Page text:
„Global production networks are linked to massive inequalities between people“

Researchers at the Cluster of Excellence ‘The Politics of Inequality’ investigate inequality in areas such as education, employment and political rights. They study how people perceive these inequalities, how they lead to collective mobilization, and how political actors respond to them. A central part of the Cluster’s program is to draw additional international research talent to Konstanz with their Fellows program. The first of many senior visiting fellows arrived in June 2019. His name is Timothy Bartley, and he is a professor of sociology at Washington University in St. Louis.

uni’kon: Professor Bartley, how long will you be staying with us?

Timothy Bartley: I will be here until the end of July next year. So it’s a nice long visit, that gives me a lot of time to really feel at home here.

What drew you to Konstanz – do you have any prior connection to the University?

Yes, actually. I’ve been working with Sebastian Koos here at the Department of Politics and Public Administration, who is also a Cluster member. Sebastian and I collaborated on ‘Looking behind the Label’, a book on conscientious consumption. I also had the opportunity to spend a couple of months here last summer as a visitor at the ‘Cultural Foundations’ cluster. This new cluster was just about to get its funding – it was all very exciting, and once it became real, it seemed like an even better reason to come back.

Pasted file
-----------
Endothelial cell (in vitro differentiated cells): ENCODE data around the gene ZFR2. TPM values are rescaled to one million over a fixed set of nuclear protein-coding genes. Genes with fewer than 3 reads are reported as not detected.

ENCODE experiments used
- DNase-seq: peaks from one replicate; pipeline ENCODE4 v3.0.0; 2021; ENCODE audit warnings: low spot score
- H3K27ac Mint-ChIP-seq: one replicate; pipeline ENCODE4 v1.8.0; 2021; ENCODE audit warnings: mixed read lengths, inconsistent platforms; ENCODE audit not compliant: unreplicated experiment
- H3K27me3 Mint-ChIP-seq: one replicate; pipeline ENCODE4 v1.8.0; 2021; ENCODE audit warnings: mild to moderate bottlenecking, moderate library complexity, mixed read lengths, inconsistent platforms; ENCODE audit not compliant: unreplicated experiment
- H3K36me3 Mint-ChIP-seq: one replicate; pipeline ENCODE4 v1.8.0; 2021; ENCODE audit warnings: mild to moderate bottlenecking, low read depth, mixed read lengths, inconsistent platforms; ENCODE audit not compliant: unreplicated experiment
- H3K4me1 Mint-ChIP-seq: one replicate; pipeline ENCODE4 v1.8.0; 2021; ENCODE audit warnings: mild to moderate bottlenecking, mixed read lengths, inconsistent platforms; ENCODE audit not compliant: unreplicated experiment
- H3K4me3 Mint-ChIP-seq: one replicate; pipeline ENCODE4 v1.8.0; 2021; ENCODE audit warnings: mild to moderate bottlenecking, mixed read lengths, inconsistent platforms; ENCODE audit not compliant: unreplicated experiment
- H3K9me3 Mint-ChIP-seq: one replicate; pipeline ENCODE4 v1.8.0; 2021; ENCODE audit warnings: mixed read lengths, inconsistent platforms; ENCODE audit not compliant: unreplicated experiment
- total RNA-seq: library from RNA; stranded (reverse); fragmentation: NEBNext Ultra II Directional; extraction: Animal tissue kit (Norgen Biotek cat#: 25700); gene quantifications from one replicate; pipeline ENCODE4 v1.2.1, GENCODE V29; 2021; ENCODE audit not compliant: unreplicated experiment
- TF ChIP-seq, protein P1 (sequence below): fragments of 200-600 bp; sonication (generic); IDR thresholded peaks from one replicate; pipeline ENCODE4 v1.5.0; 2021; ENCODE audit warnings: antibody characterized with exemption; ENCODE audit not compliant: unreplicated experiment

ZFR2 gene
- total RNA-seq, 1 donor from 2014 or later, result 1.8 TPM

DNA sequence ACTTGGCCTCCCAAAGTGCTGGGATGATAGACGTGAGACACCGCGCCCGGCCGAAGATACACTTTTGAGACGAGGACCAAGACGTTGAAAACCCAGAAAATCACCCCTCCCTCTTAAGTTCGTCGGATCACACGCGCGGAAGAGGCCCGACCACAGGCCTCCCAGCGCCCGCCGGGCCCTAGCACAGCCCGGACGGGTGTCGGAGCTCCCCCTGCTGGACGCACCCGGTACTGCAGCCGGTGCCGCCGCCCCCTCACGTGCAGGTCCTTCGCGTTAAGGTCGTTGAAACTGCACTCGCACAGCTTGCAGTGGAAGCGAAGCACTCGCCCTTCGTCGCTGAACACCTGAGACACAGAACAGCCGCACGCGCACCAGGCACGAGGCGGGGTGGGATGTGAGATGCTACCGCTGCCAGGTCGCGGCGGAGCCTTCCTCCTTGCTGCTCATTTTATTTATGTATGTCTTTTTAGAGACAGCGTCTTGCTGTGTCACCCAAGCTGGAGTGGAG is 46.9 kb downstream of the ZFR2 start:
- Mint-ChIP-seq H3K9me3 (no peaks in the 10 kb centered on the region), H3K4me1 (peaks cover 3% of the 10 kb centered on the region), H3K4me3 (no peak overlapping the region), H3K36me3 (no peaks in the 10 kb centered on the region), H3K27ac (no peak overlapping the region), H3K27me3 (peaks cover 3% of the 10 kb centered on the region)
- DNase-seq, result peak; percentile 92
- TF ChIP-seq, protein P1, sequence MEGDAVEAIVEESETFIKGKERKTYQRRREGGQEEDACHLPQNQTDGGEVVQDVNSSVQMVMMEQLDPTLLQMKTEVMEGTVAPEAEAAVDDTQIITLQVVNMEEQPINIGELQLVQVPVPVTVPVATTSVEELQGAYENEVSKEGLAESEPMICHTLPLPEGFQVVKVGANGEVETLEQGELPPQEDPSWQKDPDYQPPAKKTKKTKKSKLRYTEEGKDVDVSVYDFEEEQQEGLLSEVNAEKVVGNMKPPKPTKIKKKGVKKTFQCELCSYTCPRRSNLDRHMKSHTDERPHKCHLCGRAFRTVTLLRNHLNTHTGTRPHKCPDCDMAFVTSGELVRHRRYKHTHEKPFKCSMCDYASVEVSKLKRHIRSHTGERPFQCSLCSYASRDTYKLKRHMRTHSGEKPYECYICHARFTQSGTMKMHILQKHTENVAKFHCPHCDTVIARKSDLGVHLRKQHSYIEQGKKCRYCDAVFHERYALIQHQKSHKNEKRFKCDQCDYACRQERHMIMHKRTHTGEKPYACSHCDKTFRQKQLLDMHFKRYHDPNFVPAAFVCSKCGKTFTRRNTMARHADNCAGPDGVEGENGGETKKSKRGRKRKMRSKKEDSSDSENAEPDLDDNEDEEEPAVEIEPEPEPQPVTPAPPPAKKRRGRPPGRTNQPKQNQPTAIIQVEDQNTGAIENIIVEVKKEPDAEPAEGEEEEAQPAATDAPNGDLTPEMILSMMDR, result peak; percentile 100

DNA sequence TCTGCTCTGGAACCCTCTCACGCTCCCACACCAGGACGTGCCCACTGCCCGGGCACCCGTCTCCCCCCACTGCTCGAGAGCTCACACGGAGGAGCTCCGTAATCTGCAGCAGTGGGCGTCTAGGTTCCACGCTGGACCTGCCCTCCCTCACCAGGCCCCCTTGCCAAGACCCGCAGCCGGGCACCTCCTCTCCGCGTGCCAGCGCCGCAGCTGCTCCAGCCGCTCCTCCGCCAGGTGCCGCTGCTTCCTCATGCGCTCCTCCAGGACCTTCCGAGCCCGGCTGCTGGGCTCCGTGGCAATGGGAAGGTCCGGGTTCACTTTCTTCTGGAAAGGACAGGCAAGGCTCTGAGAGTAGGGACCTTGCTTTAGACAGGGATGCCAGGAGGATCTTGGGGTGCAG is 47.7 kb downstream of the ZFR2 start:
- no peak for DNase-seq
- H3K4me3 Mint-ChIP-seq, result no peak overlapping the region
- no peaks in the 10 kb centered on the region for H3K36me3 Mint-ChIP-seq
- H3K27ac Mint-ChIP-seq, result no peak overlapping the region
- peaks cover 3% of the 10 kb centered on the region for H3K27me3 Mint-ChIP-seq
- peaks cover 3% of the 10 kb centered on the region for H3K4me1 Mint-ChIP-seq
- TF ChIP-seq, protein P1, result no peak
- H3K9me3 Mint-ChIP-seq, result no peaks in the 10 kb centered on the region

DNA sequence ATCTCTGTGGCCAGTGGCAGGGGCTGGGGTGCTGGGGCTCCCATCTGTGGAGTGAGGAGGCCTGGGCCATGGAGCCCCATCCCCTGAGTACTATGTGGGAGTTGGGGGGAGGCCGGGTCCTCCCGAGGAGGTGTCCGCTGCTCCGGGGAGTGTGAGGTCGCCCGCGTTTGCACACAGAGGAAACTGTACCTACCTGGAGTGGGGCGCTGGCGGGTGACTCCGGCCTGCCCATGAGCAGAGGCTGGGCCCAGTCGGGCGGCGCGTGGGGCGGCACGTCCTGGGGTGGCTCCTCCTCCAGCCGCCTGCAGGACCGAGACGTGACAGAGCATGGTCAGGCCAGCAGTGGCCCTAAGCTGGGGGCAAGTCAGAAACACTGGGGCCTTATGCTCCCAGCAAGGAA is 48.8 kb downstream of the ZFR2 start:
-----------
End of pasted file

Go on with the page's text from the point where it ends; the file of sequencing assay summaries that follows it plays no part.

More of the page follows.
Your web profile says that your research ‘focuses on inequality and accountability in global production networks’. Can you tell us what that means to you?

When you buy a piece of clothing, electronics, or food, you’re buying a product that was funneled through global production networks. They were produced far away in other countries, and also by a different company than you are buying them from, a contractor or subcontractor. Production happens at a global scope today, in networks, not big integrated corporations like it used to. My question is: to what extent does this structure breed exploitation, nonsustainability, and environmental damage – locally and globally? And the next question would be: can these structures be made accountable to consumers and citizens?
The awful working conditions in footwear and apparel factories first came to light in the 1990s. Sadly, 20 years later, things haven’t changed that much. You can still find modern forms of slavery and the worst forms of environmental degradation in global production networks. I continue to have hope for changes, though.

Let’s talk about your host, the Cluster of Excellence ‘The Politics of Inequality’. How does your interest fit in here?

I’ve done a lot of field-based research in Indonesia and China, now I’m focusing on people’s perceptions of global inequality and global exploitation in the U.S. and in Europe. Being in Konstanz gives me the opportunity to learn from the many expert survey researchers here.
The cluster’s focus on the systematic study of inequality is also important to me. Global production networks are associated with huge, massive inequalities between the people who make clothing or pick fruits and vegetables on the one hand and the consumers in affluent countries on the other. So inequality – and the following injustice – is directly connected to production chains and networks.